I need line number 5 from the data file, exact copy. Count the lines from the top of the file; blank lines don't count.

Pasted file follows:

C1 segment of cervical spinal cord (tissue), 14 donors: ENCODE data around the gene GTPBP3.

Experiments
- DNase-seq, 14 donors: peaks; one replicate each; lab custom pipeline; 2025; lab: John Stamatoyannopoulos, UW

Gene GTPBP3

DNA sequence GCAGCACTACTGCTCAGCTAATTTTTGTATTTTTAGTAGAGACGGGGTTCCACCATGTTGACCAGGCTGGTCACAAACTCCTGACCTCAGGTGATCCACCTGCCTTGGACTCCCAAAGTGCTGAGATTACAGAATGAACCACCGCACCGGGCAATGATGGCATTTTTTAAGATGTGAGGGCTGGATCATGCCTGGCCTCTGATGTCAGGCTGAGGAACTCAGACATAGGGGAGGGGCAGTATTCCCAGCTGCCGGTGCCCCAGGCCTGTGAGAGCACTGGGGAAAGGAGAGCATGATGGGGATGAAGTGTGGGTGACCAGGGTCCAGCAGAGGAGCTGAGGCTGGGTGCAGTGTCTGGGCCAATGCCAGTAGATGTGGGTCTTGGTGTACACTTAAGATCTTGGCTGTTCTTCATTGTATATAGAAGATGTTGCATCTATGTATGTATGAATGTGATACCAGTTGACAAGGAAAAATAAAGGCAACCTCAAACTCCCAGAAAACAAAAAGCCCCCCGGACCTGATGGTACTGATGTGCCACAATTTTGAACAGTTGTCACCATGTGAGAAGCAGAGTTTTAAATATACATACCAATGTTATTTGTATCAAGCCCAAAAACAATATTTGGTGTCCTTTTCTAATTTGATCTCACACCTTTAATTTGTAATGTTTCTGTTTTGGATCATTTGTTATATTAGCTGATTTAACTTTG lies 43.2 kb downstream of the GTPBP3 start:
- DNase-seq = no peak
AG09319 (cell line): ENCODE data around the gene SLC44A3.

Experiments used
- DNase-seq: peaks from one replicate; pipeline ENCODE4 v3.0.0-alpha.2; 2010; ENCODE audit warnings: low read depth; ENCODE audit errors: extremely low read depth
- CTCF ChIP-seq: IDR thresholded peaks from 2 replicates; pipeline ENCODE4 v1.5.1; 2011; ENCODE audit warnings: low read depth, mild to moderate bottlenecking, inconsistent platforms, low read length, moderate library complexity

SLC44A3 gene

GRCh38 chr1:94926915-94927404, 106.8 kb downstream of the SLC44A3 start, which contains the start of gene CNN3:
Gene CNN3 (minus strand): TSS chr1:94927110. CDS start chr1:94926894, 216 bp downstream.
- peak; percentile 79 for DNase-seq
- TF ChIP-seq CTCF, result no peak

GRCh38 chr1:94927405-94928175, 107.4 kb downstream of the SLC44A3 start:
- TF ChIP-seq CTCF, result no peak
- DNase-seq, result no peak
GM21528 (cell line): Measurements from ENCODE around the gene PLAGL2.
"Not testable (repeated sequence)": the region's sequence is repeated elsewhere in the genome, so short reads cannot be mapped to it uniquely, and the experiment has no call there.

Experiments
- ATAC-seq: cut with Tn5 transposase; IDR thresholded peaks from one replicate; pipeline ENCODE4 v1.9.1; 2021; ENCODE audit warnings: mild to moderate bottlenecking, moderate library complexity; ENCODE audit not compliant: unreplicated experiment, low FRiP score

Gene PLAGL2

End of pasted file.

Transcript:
DNA sequence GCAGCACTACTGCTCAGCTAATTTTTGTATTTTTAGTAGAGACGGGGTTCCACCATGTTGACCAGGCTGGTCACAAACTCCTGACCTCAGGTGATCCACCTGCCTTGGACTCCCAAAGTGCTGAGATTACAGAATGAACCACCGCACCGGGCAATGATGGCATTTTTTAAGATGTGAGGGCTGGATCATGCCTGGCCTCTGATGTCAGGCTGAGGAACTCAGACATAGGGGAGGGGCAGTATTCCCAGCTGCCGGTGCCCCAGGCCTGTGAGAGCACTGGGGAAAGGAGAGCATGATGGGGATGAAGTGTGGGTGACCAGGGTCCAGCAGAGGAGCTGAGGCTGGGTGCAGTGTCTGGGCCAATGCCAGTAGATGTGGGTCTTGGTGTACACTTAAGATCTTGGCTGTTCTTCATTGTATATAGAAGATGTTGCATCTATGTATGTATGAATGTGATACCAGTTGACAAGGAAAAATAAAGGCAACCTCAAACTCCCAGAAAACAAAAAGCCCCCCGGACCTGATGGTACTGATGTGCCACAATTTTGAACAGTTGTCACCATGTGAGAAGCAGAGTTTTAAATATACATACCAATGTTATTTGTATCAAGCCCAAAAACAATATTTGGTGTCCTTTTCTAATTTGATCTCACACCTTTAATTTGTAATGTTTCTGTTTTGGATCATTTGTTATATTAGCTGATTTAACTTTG lies 43.2 kb downstream of the GTPBP3 start: